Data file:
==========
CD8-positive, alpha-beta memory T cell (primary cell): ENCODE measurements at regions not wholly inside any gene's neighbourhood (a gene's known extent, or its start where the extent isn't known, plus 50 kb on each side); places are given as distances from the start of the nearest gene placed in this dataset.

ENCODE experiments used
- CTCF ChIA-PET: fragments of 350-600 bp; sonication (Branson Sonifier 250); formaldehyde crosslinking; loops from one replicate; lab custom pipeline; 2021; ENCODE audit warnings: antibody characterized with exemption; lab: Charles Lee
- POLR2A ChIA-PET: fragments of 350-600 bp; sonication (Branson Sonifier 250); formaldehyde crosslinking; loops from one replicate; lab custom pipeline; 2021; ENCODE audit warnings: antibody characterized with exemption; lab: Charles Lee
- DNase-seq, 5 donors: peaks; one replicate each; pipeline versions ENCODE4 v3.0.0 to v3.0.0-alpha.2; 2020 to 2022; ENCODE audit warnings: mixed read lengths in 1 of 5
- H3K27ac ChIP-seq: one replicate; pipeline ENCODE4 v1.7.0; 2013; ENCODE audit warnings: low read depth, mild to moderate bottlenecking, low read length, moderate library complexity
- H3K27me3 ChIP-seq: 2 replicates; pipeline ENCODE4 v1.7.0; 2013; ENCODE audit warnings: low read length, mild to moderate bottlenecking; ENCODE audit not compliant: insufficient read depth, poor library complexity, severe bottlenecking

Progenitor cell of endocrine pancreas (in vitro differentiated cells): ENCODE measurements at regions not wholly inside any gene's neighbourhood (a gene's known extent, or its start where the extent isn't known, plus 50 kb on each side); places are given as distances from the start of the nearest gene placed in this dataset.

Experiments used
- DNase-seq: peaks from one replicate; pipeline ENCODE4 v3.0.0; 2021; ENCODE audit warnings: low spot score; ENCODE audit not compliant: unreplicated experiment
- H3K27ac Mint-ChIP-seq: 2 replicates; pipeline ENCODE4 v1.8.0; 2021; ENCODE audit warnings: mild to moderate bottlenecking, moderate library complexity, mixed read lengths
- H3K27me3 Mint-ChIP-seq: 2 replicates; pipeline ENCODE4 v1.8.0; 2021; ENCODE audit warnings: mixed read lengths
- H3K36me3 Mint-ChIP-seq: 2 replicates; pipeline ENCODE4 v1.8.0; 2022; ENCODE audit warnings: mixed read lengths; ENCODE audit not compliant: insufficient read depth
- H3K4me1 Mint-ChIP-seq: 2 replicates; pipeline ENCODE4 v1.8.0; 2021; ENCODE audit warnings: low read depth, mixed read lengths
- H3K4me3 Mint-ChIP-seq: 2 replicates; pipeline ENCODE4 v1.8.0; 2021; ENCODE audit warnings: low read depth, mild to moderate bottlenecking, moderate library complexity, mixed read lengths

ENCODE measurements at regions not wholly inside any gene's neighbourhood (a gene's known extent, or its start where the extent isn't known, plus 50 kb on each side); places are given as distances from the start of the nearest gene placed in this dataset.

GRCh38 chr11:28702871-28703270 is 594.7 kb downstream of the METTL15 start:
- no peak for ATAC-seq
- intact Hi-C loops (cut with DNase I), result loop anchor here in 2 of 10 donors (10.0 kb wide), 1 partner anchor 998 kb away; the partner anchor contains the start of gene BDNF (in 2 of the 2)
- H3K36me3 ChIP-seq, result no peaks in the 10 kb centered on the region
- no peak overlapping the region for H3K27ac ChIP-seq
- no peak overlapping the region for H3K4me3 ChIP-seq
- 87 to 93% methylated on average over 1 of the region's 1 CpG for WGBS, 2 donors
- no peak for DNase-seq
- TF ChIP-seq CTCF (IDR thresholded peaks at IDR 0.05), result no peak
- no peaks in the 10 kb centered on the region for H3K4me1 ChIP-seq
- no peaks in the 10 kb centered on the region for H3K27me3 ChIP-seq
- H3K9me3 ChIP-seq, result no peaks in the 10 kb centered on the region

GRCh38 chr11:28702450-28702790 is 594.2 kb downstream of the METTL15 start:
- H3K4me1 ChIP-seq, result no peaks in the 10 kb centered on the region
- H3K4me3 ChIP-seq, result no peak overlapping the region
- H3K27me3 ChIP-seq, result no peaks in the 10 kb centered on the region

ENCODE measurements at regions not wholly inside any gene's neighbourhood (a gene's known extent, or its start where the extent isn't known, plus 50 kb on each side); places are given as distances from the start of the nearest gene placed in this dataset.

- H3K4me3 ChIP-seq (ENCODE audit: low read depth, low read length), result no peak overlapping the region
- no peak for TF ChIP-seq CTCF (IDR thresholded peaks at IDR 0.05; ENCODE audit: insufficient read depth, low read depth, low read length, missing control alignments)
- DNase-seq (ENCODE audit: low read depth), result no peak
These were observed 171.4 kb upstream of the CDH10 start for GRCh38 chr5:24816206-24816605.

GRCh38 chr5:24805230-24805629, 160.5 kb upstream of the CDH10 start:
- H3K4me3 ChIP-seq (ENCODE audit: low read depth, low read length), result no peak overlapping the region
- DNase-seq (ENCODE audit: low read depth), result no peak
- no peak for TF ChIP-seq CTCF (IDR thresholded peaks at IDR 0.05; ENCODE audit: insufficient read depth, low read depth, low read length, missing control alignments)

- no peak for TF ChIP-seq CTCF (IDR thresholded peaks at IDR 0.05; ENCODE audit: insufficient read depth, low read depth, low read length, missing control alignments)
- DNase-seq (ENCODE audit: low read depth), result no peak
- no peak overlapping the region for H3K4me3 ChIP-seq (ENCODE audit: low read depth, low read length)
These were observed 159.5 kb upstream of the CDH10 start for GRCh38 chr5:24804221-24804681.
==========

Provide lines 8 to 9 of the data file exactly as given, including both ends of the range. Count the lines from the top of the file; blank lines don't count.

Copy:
Progenitor cell of endocrine pancreas (in vitro differentiated cells): ENCODE measurements at regions not wholly inside any gene's neighbourhood (a gene's known extent, or its start where the extent isn't known, plus 50 kb on each side); places are given as distances from the start of the nearest gene placed in this dataset.

Experiments used